User:Visviva/NYT 20080425

Definition from Wiktionary, the free dictionary
Jump to: navigation, search
← Previous (2008-04-24) Words harvested from the New York Times, 2008-04-25
  • List status: open
→ Next (2008-04-26)

This is a list of lowercase non-hyphenated single words found in the 2008-04-25 issue of the New York Times which did not have English entries in the English Wiktionary when this list was created (2009-03-13).

[ see all NYT pages ] - [ see all tracking lists ]

87615 tokens ‧ 62725 valid lowercase tokens ‧ 8610 types ‧ 18 (~ 0.209%) words before cleaning ‧ 

2008-04-25[edit]

  1. amboyna
    • 2008 April 25, Wendy Moonan, “Making Their Way Back to the Garden”, New York Times:
      Stephen Miller Siegel has a rare amboyna wood and ivory coffee table by Émile-Jacques Ruhlmann, Jules Leleu screens and a Alfred Auguste Janniot “Rape of Europa” sculpture.
      add
  2. cartonnier
    • 2008 April 25, Wendy Moonan, “Making Their Way Back to the Garden”, New York Times:
      Only Charlotte Moss incorporated real antiques: a set of Louis XV chairs, a 19th-century Italian bureau cabinet, a 19th-century French cartonnier to hold documents and an antique rug from Stark.
      add
  3. copolyester
    • 2008 April 25, Ian Austen, “Plastic-Bottle Scare Is a Boon for Some”, New York Times:
      Since February, those Aladdin products have been made with Tritan copolyester, a product that Eastman introduced last October, in what has since become a happy coincidence.
      add
  4. draftmates
    • 2008 April 25, Mike Ogle, “Top N.F.L. Pick Exhales; Others Hold Breath”, New York Times:
      And when it came time for a question-and-answer session with the six prospects in town for the draft, the children tossed Long softball questions as his draftmates had to sweat out the tough ones.
      add
  5. fritillaria
  6. groupspeak
    • 2008 April 25, George Vecsey, “Where Wild Things Are, Again”, New York Times:
      This impressive mammal seemed on the verge of extinction, a victim of enlightenment and manners and corporate groupspeak.
      add
  7. keratinous
    • 2008 April 25, George Vecsey, “Where Wild Things Are, Again”, New York Times:
      For a while, there were fears we were losing the awesome roars and fearsome wallowing and general flailing of the dangerous “upright keratinous horns on the snout” (to quote the Merriam-Webster Online Dictionary).
      add
  8. manipulatives
  9. methylnaltrexone
    • 2008 April 25, Bloomberg News, “U.S. Allows Sale of Drug to Treat Constipation”, New York Times:
      The medicine, known chemically as methylnaltrexone, stops opioids from interfering with bowel movements, while allowing the drugs to continue blocking pain.
      add
  10. painterliness
    • 2008 April 25, Roberta Smith, Karen Rosenberg And Ken Johnson, “Art in Review”, New York Times:
      The idea is that the artists in this show fuse the scale, painterliness and frequent performance aspects of postwar abstraction with the grittiness of contemporary street and graffiti art, which this gallery is known to favor.
      add
  11. penseroso
    • 2008 April 25, Alastair Macaulay, “Four New Works, With Three From a Different Species”, New York Times:
      The diversity of this opening alone makes us feel that Mr. Morris is saying, “Look, people can be closed and open, allegro and penseroso, controlled and audacious.”
      add
  12. polyethersulfone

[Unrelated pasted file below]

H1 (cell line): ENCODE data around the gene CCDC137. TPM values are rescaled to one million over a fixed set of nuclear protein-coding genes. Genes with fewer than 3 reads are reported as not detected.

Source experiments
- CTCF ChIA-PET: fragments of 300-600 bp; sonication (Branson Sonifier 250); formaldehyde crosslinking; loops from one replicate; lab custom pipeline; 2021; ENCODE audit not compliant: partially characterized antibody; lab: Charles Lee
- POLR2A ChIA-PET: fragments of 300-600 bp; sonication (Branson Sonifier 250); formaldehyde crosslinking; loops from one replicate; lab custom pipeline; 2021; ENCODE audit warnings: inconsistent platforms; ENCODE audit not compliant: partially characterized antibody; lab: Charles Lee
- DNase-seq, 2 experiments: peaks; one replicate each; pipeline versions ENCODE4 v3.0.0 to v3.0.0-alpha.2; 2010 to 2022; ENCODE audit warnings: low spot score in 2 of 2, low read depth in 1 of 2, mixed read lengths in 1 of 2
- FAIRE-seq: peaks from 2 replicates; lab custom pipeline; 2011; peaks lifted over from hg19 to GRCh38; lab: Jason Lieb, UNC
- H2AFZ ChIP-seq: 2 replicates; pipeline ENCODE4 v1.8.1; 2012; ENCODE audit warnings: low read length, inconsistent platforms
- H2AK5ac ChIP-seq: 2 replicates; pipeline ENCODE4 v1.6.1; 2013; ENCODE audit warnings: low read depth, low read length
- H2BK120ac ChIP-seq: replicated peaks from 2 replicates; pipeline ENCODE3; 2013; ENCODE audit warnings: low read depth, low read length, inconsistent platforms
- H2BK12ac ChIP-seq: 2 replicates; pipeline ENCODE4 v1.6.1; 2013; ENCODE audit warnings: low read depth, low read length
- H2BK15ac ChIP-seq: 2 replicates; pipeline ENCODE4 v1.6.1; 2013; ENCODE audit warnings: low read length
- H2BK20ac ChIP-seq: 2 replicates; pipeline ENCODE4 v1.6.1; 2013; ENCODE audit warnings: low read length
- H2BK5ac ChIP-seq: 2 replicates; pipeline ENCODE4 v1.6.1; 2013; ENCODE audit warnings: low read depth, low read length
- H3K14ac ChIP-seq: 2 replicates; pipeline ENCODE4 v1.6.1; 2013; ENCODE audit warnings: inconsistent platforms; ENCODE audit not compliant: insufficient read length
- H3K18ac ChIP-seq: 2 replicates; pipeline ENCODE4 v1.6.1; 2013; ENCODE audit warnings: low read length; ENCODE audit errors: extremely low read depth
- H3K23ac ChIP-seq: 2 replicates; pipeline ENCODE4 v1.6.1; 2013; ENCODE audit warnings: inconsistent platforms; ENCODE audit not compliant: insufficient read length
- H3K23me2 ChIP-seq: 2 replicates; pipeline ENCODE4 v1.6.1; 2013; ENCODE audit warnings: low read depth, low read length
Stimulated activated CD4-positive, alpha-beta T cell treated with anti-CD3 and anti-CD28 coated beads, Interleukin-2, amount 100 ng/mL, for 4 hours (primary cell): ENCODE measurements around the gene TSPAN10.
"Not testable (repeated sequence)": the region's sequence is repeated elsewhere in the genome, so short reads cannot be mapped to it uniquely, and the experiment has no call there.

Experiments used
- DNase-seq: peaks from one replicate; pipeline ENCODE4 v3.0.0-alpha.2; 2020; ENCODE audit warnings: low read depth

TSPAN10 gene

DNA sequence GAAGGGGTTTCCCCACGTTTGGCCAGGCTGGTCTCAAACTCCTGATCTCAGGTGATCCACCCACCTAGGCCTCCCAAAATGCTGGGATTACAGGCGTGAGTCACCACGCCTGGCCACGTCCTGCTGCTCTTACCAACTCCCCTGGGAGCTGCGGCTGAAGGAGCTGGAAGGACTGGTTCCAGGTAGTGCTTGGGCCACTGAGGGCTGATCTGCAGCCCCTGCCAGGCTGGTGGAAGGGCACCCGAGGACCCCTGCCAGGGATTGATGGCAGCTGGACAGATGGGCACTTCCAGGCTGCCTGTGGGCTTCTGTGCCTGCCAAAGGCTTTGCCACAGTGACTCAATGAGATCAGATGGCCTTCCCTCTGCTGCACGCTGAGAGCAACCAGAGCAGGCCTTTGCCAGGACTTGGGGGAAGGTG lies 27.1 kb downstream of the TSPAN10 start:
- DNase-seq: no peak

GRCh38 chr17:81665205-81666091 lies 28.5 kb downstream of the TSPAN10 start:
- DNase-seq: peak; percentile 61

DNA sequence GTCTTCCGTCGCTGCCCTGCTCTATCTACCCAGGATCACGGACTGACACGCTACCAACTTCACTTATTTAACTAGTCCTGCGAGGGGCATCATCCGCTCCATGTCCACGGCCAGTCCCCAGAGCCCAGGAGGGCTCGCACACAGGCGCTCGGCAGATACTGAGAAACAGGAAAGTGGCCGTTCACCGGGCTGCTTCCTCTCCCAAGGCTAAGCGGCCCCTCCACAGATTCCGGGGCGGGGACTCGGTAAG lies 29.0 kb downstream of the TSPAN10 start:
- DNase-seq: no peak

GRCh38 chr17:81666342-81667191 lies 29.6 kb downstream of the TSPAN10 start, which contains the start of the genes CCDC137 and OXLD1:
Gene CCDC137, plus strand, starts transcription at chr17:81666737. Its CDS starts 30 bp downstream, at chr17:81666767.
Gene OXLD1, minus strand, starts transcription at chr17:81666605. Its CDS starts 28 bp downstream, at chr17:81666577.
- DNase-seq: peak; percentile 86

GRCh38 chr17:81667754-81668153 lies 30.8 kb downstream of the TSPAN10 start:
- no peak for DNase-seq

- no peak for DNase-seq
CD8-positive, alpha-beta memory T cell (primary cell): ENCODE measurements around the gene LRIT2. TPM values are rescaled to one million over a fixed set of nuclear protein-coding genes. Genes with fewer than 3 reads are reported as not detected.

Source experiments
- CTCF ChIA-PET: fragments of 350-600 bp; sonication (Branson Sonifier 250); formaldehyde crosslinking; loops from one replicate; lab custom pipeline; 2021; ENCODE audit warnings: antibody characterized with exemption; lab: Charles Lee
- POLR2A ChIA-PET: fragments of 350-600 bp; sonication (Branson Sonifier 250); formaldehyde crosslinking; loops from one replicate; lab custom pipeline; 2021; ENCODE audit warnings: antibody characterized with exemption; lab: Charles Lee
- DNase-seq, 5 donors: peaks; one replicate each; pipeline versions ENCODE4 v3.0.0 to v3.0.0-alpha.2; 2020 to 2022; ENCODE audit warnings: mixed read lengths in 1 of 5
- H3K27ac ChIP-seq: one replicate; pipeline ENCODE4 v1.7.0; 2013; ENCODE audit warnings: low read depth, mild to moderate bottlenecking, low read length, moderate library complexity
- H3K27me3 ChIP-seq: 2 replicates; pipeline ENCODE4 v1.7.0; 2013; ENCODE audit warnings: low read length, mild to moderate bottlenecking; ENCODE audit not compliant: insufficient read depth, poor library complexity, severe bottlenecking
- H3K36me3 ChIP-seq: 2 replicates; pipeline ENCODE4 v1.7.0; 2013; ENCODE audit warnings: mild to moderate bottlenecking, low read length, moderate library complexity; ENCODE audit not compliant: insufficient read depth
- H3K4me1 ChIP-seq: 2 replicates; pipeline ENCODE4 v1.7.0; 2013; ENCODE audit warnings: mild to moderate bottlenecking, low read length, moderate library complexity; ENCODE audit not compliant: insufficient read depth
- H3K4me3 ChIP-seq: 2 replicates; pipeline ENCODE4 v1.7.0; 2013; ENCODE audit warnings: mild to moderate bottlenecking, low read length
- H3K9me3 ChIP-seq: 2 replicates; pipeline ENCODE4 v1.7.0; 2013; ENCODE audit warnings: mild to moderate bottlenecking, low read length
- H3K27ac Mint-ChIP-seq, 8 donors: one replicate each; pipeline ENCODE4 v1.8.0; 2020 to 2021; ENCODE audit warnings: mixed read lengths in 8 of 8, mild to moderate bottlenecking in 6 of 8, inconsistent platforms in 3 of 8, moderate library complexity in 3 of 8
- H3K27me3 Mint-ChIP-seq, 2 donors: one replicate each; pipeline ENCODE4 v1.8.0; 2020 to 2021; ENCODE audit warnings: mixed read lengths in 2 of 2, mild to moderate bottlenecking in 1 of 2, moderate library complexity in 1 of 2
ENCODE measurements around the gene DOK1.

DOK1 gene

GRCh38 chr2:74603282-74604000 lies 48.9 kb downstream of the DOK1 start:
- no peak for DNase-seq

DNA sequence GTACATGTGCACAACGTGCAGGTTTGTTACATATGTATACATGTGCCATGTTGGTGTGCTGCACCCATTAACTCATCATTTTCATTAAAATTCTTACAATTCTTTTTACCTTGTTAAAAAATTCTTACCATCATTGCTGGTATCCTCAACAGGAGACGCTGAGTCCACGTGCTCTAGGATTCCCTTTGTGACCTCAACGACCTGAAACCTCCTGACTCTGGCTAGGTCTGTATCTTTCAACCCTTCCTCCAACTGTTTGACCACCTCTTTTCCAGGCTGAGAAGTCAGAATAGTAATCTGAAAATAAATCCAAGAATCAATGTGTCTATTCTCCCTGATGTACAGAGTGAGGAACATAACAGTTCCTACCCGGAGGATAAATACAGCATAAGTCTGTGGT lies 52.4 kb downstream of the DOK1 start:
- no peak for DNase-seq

• 2008 April 25, Ian Austen, “Plastic-Bottle Scare Is a Boon for Some”, New York Times:
      Born Free, a baby bottle maker based in Israel, relies on polyethersulfone rather than polycarbonate, said Ron Vigdor, the president of its distribution arm in the United States and a co-founder of the parent company.
      add
  13. postpainterly
    • 2008 April 25, Karen Rosenberg, “Looking Past the Cliché to See a Bit of the Edge”, New York Times:
      Here the airless, awkwardly shaped gallery is redeemed by several curiosities of postpainterly abstraction, among them Richard Kalina’s “Luquillo” (1970), a painting-sculpture hybrid made from polyester striped with acrylic and then folded, and Nicholas Krushenick’s neon-bright geometric silkscreens from the late ’60s.
      add
  14. sizzlingly
    • 2008 April 25, Allan Kozinn, “Drama, Energetic Drives and Colorful Dynamics”, New York Times:
      It was hard not to compare the sizzlingly fast, finely polished Mozart reading with Mr. Dutoit’s puzzlingly bland appearances with the orchestra in the mid-1980s, when he was making magnificent recordings with a handful of ensembles and giving thrilling performances with the Montreal Symphony Orchestra in its frequent visits to New York.
      add
  15. soupily
    • 2008 April 25, Alastair Macaulay, “Four New Works, With Three From a Different Species”, New York Times:
      “The Ruins Proclaim the Building Was Beautiful” (to music by César Franck soupily arranged for orchestra by Rodney Sharman) lasts no more than 30 minutes, but only by clock time.
      add
  16. unhappinesses
  17. widebodies
    • 2008 April 25, “How to Rescue a Faltering Airline System”, New York Times:
      As editor of the American Airlines management newsletter in the 1970s, I reported on a period when the widebodies were introduced and American fleets were the envy of the world.
      add

Sequestered[edit]

  1. weeeoooos
    • 2008 April 25, Dennis Hevesi, “Bebe Barron, 82, Pioneer of Electronic Scores, Is Dead”, New York Times:
      Bebe Barron, who with her husband Louis composed the first electronic score for a feature film — the eerie gulps and burbles, echoes and weeeoooos that accentuated invisible monsters and robotic creatures in the 1956 science-fiction classic “Forbidden Planet” — died Sunday in Los Angeles.
      add